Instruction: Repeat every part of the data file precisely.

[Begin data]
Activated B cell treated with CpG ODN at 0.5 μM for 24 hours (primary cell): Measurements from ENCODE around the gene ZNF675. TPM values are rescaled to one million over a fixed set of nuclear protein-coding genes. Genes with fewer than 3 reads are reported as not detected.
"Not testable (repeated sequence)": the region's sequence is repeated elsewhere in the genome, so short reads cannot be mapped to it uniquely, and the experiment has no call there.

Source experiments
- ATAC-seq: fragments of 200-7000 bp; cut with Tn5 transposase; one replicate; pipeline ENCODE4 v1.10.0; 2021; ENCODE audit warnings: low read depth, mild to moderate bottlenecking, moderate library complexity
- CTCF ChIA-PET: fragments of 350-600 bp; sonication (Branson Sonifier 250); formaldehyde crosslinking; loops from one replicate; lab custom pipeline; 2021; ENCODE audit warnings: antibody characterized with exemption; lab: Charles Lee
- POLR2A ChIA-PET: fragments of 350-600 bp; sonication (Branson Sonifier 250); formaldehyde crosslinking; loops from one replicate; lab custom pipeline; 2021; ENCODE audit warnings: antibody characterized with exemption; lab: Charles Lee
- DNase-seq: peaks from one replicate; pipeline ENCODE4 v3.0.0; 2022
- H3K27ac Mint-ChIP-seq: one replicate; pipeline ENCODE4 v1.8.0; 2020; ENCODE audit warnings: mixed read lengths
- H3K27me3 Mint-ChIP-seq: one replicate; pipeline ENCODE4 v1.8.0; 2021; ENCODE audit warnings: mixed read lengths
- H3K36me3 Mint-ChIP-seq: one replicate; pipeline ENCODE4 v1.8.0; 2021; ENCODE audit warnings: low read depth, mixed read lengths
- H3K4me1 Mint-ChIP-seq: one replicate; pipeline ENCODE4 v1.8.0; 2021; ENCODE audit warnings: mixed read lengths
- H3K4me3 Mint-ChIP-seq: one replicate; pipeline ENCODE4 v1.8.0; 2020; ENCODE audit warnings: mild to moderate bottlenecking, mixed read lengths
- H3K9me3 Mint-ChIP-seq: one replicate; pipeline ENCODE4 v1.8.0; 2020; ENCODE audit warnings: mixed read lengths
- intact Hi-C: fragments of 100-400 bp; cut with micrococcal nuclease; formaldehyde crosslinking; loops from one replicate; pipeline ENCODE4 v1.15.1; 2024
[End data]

Activated B cell treated with CpG ODN at 0.5 μM for 24 hours (primary cell): Measurements from ENCODE around the gene ZNF675. TPM values are rescaled to one million over a fixed set of nuclear protein-coding genes. Genes with fewer than 3 reads are reported as not detected.
"Not testable (repeated sequence)": the region's sequence is repeated elsewhere in the genome, so short reads cannot be mapped to it uniquely, and the experiment has no call there.

Source experiments
- ATAC-seq: fragments of 200-7000 bp; cut with Tn5 transposase; one replicate; pipeline ENCODE4 v1.10.0; 2021; ENCODE audit warnings: low read depth, mild to moderate bottlenecking, moderate library complexity
- CTCF ChIA-PET: fragments of 350-600 bp; sonication (Branson Sonifier 250); formaldehyde crosslinking; loops from one replicate; lab custom pipeline; 2021; ENCODE audit warnings: antibody characterized with exemption; lab: Charles Lee
- POLR2A ChIA-PET: fragments of 350-600 bp; sonication (Branson Sonifier 250); formaldehyde crosslinking; loops from one replicate; lab custom pipeline; 2021; ENCODE audit warnings: antibody characterized with exemption; lab: Charles Lee
- DNase-seq: peaks from one replicate; pipeline ENCODE4 v3.0.0; 2022
- H3K27ac Mint-ChIP-seq: one replicate; pipeline ENCODE4 v1.8.0; 2020; ENCODE audit warnings: mixed read lengths
- H3K27me3 Mint-ChIP-seq: one replicate; pipeline ENCODE4 v1.8.0; 2021; ENCODE audit warnings: mixed read lengths
- H3K36me3 Mint-ChIP-seq: one replicate; pipeline ENCODE4 v1.8.0; 2021; ENCODE audit warnings: low read depth, mixed read lengths
- H3K4me1 Mint-ChIP-seq: one replicate; pipeline ENCODE4 v1.8.0; 2021; ENCODE audit warnings: mixed read lengths
- H3K4me3 Mint-ChIP-seq: one replicate; pipeline ENCODE4 v1.8.0; 2020; ENCODE audit warnings: mild to moderate bottlenecking, mixed read lengths
- H3K9me3 Mint-ChIP-seq: one replicate; pipeline ENCODE4 v1.8.0; 2020; ENCODE audit warnings: mixed read lengths
- intact Hi-C: fragments of 100-400 bp; cut with micrococcal nuclease; formaldehyde crosslinking; loops from one replicate; pipeline ENCODE4 v1.15.1; 2024